Caring For A Outdoor Cat? Here's How To Keep Your Feline Friend Healthy In Winter

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Although veterinarians and other health care experts routinely recommend that cats not be kept outdoors, there are situations where homeowners sometimes find themselves caring for an outdoor cat. For instance, perhaps you're feeding a feral feline that's wandered into your orbit, or maybe you've got rural property with a barn and depend on a barn cat to keep the rodent population in check. Whatever the reason, you can significantly increase an outdoor cat's odds of surviving a rough winter with a few simple strategies. Here's what you should do to keep your feline friend healthy in winter:

Provide Proper Shelter

You probably already know that cats need shelter in the winter, but not all shelters are equal when it comes to keeping them comfortable, safe, and warm. For instance, straw should be used instead of hay or even blankets because unlike these, straw has superior insulating properties and also resists moisture. The door of the shelter should only be large enough for the cat to fit through. Otherwise, predators such as coyotes may be able to enter the shelter. The cat will appreciate it if the shelter isn't out in the open but in a wooded area of your property if at all possible. Make sure to keep the area reasonably cleared of snow. Even though barn cats have the shelter of the barn, they appreciate having their own small den areas.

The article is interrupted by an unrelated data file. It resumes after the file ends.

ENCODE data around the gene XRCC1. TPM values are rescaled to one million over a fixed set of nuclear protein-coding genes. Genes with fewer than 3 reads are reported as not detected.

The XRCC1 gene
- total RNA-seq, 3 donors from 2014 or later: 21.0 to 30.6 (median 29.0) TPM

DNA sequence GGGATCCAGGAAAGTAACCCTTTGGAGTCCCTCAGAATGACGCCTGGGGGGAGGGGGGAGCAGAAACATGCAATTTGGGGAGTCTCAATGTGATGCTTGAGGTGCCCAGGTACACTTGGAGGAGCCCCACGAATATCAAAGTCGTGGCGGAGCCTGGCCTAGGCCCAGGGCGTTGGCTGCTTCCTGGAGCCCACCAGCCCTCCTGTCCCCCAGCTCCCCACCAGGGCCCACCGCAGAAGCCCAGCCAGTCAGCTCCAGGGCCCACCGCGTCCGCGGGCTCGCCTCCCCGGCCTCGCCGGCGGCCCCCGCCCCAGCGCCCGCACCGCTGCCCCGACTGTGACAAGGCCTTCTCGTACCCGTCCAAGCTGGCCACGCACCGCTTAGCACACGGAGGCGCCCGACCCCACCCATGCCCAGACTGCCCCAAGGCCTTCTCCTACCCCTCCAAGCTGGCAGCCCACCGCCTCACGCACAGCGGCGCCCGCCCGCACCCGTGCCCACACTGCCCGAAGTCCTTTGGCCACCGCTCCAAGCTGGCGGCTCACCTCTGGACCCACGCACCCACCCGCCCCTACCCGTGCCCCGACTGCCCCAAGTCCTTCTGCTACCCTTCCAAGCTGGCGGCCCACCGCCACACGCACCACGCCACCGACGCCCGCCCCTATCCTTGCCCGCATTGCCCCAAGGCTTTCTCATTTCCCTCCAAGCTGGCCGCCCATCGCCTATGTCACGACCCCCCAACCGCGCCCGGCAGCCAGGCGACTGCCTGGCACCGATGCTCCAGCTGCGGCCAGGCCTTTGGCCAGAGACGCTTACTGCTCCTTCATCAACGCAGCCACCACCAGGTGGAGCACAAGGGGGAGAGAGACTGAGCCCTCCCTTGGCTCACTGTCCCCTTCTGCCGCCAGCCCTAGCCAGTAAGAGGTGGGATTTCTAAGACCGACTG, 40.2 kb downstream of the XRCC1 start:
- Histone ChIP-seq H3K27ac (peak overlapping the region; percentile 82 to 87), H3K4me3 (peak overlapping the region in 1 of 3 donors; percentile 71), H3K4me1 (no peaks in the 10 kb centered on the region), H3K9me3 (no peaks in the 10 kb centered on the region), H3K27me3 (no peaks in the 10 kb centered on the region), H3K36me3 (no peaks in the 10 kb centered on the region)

Don't Use Chemical De-Icers 

Although homeowners often use chemical de-icing on walkways, patios, and other outdoor surfaces in order to melt snow and ice, these products are potentially harmful to cats and other animals in two distinct ways. They can harm the tissue of the animal's feet to the extent where it's difficult or painful for them to walk, and they can also harm the animal's digestive tract by being swallowed as cats lick their paws as a part of their natural cleaning process. Even simple salt has the potential to be harmful. 

Use Heated Water Bowls

Even if the water in your cat's dish doesn't freeze, it can still be harmful to the cat's stomach if it's too cold. A heated water dish helps ensure that the water is at the right temperature. Keep in mind that cats evolved in a desert environment and aren't naturally acclimated to cold weather conditions. Also, because cats seek out warm environments during cold weather, it's essential to check under your car and even under the hood before driving off. 

To learn more about pet care, reach out to a veterinarian in your area.

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